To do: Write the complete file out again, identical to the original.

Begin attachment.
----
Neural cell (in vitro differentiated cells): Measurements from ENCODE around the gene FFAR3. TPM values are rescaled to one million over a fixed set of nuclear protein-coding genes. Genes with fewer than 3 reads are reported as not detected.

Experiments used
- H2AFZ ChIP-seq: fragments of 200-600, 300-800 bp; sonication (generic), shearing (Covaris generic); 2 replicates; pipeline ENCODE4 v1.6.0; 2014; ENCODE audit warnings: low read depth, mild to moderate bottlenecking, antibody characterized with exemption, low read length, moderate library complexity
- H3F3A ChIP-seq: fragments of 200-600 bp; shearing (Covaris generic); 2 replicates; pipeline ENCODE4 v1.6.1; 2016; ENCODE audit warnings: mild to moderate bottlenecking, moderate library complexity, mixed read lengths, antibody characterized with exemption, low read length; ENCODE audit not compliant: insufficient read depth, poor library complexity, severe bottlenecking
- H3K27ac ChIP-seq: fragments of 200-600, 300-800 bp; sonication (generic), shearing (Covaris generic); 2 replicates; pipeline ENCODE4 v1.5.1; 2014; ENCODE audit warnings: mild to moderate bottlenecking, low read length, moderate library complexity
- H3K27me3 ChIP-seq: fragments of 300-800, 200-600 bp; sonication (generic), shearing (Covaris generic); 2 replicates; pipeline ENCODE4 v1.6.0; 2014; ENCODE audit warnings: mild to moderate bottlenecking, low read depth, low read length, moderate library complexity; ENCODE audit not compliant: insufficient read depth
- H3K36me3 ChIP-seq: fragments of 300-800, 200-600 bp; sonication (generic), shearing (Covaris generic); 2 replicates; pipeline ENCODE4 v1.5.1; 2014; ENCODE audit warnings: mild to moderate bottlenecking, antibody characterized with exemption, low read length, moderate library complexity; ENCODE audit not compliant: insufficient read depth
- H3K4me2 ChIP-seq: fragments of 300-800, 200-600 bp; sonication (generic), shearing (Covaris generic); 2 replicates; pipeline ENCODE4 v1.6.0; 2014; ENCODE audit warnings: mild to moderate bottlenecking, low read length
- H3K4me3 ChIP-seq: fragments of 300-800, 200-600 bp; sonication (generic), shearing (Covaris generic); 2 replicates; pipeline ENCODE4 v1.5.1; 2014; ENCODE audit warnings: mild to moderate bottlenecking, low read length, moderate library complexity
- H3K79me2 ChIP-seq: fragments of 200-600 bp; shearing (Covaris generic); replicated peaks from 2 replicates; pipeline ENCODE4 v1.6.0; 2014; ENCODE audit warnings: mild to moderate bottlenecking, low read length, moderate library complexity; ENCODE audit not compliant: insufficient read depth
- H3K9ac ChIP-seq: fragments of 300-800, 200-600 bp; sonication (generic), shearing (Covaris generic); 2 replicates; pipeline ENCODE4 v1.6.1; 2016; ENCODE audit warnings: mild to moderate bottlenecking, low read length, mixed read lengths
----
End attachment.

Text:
Neural cell (in vitro differentiated cells): Measurements from ENCODE around the gene FFAR3. TPM values are rescaled to one million over a fixed set of nuclear protein-coding genes. Genes with fewer than 3 reads are reported as not detected.

Experiments used
- H2AFZ ChIP-seq: fragments of 200-600, 300-800 bp; sonication (generic), shearing (Covaris generic); 2 replicates; pipeline ENCODE4 v1.6.0; 2014; ENCODE audit warnings: low read depth, mild to moderate bottlenecking, antibody characterized with exemption, low read length, moderate library complexity
- H3F3A ChIP-seq: fragments of 200-600 bp; shearing (Covaris generic); 2 replicates; pipeline ENCODE4 v1.6.1; 2016; ENCODE audit warnings: mild to moderate bottlenecking, moderate library complexity, mixed read lengths, antibody characterized with exemption, low read length; ENCODE audit not compliant: insufficient read depth, poor library complexity, severe bottlenecking
- H3K27ac ChIP-seq: fragments of 200-600, 300-800 bp; sonication (generic), shearing (Covaris generic); 2 replicates; pipeline ENCODE4 v1.5.1; 2014; ENCODE audit warnings: mild to moderate bottlenecking, low read length, moderate library complexity
- H3K27me3 ChIP-seq: fragments of 300-800, 200-600 bp; sonication (generic), shearing (Covaris generic); 2 replicates; pipeline ENCODE4 v1.6.0; 2014; ENCODE audit warnings: mild to moderate bottlenecking, low read depth, low read length, moderate library complexity; ENCODE audit not compliant: insufficient read depth
- H3K36me3 ChIP-seq: fragments of 300-800, 200-600 bp; sonication (generic), shearing (Covaris generic); 2 replicates; pipeline ENCODE4 v1.5.1; 2014; ENCODE audit warnings: mild to moderate bottlenecking, antibody characterized with exemption, low read length, moderate library complexity; ENCODE audit not compliant: insufficient read depth
- H3K4me2 ChIP-seq: fragments of 300-800, 200-600 bp; sonication (generic), shearing (Covaris generic); 2 replicates; pipeline ENCODE4 v1.6.0; 2014; ENCODE audit warnings: mild to moderate bottlenecking, low read length
- H3K4me3 ChIP-seq: fragments of 300-800, 200-600 bp; sonication (generic), shearing (Covaris generic); 2 replicates; pipeline ENCODE4 v1.5.1; 2014; ENCODE audit warnings: mild to moderate bottlenecking, low read length, moderate library complexity
- H3K79me2 ChIP-seq: fragments of 200-600 bp; shearing (Covaris generic); replicated peaks from 2 replicates; pipeline ENCODE4 v1.6.0; 2014; ENCODE audit warnings: mild to moderate bottlenecking, low read length, moderate library complexity; ENCODE audit not compliant: insufficient read depth
- H3K9ac ChIP-seq: fragments of 300-800, 200-600 bp; sonication (generic), shearing (Covaris generic); 2 replicates; pipeline ENCODE4 v1.6.1; 2016; ENCODE audit warnings: mild to moderate bottlenecking, low read length, mixed read lengths